Through sustainable, cutting-edge development, Lyon has become an essential European tourist destination in barely two decades. Boasting 2,000 years of history, for which it is recognised by UNESCO, the city is long established as France’s capital of gastronomy, and lays claim to being the continent’s cradle of silk and cinema. The annual Festival of Lights, which attracts around three million visitors over four days, is another major reason why tourism has boomed, becoming a €1 billion-a-year industry.
Lyon has won several accolades for accessibility — including the 2017 Access City Award — having put its plan at the centre of urban life. Visitors with disabilities and reduced mobility can move around the city with complete autonomy, taking advantage of a completely adapted transport network and smart signage. Lyon’s museums offer adapted tours — those with hearing impairments are allowed to touch works of art — and many restaurants provide speaking menus.
This year, 40,000 visitors to the city experienced the benefits of the Lyon City Card, which provides users with free public transport, entrance to 23 museums and other attractions, discounts and more. In future, visitors will be able to take advantage of the ONLYLYON Experience, receiving live geo-located tourist information direct to their smartphones to reduce congestion.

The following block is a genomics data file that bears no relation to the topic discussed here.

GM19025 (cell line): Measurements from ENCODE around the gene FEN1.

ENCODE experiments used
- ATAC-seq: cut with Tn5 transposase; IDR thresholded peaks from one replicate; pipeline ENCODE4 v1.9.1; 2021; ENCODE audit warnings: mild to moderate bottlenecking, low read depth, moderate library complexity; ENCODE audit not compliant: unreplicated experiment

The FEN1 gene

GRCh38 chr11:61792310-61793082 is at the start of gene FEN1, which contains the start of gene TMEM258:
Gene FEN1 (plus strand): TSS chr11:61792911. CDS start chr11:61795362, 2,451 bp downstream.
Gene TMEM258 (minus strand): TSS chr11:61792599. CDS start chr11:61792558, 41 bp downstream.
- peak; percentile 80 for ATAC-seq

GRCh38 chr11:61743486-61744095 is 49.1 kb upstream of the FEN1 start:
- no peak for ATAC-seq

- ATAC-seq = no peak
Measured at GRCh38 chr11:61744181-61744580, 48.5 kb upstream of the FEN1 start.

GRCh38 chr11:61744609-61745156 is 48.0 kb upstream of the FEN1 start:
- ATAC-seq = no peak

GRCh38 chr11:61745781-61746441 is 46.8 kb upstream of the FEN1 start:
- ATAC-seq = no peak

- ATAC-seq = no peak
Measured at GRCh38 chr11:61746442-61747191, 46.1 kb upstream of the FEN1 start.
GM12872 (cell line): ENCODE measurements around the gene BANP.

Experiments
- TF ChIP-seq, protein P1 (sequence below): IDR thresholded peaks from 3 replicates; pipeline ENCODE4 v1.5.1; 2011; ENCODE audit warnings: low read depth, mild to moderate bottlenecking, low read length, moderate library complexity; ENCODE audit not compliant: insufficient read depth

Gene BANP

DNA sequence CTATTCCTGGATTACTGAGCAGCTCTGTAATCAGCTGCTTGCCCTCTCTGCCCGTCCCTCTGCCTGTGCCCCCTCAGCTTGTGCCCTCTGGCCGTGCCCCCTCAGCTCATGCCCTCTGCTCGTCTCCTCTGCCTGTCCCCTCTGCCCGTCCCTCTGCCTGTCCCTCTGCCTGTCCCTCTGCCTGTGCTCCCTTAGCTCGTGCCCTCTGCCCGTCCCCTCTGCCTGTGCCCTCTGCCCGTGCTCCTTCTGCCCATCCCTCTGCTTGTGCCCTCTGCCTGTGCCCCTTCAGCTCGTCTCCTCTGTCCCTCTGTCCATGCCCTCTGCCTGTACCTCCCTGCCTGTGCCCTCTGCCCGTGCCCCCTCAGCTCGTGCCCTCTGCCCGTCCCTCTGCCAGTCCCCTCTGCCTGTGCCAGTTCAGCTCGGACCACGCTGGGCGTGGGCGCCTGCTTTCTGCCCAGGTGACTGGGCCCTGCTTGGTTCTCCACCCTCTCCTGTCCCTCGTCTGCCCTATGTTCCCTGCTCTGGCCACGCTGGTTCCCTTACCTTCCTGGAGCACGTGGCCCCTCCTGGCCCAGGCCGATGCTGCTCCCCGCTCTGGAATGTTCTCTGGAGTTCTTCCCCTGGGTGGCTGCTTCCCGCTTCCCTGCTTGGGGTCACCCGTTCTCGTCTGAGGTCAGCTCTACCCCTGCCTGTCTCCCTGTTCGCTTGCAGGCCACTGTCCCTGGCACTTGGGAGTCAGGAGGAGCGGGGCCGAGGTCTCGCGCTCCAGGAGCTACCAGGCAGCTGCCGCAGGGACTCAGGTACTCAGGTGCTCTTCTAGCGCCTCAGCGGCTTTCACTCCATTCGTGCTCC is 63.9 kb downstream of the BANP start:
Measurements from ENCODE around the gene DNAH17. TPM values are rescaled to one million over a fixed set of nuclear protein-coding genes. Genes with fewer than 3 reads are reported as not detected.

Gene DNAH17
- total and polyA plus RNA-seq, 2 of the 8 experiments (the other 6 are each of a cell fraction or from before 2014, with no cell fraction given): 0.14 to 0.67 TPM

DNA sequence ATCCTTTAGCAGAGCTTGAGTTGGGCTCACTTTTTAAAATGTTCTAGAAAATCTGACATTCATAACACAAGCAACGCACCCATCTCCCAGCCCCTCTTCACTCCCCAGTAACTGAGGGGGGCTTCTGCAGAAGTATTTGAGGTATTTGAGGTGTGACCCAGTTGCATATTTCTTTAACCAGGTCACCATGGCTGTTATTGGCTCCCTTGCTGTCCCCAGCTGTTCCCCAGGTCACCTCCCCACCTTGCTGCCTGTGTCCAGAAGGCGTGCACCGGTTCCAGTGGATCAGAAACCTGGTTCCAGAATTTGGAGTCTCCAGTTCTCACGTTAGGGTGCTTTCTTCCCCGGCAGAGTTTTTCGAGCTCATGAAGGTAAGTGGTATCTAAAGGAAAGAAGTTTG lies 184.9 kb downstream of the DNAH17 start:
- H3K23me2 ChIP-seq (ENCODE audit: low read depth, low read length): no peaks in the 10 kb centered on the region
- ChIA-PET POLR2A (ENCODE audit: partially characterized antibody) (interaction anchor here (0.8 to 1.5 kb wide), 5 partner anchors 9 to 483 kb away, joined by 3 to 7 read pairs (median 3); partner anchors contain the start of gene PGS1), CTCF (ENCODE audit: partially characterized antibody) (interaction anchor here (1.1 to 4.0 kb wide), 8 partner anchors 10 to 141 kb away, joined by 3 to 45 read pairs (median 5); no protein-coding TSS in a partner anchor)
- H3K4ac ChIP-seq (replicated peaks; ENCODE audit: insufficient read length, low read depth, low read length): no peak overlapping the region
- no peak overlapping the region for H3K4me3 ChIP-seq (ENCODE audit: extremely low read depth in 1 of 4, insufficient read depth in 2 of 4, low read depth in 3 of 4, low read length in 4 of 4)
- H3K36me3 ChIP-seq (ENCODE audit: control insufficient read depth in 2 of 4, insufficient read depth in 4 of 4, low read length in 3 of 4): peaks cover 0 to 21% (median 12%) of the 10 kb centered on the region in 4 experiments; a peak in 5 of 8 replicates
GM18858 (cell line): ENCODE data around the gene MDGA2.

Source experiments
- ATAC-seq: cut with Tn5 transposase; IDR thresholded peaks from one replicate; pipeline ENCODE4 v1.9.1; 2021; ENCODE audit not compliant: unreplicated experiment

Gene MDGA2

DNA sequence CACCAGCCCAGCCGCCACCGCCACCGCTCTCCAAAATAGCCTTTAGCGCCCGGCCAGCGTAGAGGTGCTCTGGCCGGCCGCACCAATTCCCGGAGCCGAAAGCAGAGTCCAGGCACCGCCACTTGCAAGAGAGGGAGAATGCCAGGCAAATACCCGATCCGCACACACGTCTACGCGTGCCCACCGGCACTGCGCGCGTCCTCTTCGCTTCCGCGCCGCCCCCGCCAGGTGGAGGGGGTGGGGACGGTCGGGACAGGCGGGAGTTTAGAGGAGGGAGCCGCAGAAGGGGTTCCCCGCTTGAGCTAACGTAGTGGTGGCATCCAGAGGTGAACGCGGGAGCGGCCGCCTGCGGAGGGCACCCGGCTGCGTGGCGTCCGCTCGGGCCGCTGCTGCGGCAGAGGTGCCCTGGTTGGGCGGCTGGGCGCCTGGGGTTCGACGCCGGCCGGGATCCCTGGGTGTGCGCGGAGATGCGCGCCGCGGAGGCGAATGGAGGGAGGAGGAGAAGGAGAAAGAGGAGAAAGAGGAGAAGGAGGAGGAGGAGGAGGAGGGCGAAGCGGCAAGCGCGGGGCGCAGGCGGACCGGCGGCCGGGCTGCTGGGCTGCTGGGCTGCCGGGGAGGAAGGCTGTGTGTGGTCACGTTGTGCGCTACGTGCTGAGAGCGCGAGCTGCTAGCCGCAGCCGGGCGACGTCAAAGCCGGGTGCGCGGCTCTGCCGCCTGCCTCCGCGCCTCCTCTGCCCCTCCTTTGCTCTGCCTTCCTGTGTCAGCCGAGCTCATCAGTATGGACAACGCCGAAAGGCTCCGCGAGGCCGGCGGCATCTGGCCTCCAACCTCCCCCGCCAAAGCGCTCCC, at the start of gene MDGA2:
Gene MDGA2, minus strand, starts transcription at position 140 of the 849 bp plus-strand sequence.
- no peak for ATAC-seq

A city where sustainability and culinary traditions go hand in hand
Lyon-Saint-Exupery is one of 25 airports in just nine countries to be classed as carbon neutral, and sustainable development is one of the city’s main priorities. An example of this is the ‘Lyon, Ville Equitable et Durable’ label which identifies companies, shops, producers and events encouraging responsible consumption. Artists taking part in the Festival of Lights, meanwhile, are rewarded for taking a sustainable approach to their installations.
Food is an important part of Lyon life, and the city’s culinary heritage has been used to create a TV film, web series and website dedicated to the mysterious Chef Factory culinary school, whose alumni and former teachers include Paul Bocuse and Eugenie Brazier. If you’re visiting Lyon to taste its gastronomic delights, look out for the ‘Bouchons Lyonnais’ quality label — 100,000 Chef Factory wooden spoons have been handed out in 10 cities around the world. This mark guarantees the restaurateurs follow strict traditions, serving local dishes in a convivial environment.
Once you’ve eaten, you can walk off lunch by meandering through the Traboules (historic secret passages dotted around the city), or check out the UNESCO-listed Painted Murals. Both experiences can be enhanced using augmented reality apps.
For more details, visit ONLYLYON.com